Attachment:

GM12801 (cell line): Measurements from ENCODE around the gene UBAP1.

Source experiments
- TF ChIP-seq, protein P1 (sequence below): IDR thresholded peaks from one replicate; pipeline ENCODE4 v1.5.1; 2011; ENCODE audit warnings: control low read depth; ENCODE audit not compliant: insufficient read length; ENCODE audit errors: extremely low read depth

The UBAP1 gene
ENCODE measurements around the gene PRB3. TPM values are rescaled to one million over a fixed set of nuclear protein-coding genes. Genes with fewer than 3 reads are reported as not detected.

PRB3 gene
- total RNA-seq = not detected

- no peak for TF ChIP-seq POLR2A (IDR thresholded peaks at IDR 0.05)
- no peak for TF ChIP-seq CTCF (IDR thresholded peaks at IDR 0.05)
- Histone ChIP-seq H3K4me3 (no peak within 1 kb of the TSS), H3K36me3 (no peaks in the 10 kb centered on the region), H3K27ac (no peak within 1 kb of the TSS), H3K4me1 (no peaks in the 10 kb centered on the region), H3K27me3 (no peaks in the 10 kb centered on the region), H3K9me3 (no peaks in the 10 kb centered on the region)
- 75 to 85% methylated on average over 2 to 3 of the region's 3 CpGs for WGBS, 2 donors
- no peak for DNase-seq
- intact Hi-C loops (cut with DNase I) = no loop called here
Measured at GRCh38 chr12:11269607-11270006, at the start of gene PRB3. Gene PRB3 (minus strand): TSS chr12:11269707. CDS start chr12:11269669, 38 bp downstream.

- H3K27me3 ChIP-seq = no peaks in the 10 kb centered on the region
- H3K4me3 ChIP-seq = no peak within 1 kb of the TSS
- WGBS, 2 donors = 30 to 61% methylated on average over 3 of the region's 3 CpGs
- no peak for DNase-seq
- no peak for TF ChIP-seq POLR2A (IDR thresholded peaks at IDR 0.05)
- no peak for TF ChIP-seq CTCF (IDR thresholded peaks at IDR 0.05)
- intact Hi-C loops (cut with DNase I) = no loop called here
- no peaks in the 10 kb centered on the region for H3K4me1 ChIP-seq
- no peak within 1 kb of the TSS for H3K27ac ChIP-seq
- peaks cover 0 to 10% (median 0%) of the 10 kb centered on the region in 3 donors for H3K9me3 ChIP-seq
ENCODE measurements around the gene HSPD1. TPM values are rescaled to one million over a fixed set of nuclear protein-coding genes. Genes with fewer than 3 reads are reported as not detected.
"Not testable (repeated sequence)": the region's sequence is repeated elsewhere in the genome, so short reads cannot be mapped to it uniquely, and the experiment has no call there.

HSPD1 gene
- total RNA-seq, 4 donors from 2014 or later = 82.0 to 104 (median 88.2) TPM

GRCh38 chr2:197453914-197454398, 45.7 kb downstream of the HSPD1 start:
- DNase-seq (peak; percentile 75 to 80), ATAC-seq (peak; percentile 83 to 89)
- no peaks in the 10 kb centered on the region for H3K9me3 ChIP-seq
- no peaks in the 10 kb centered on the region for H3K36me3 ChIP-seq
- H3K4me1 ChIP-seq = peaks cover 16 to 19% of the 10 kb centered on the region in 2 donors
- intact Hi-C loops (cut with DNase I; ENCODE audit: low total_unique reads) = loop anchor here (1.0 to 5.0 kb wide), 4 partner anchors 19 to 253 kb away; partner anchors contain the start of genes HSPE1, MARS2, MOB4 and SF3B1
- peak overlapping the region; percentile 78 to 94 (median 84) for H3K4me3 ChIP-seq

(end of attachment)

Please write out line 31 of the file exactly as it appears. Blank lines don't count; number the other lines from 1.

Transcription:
- no peaks in the 10 kb centered on the region for H3K9me3 ChIP-seq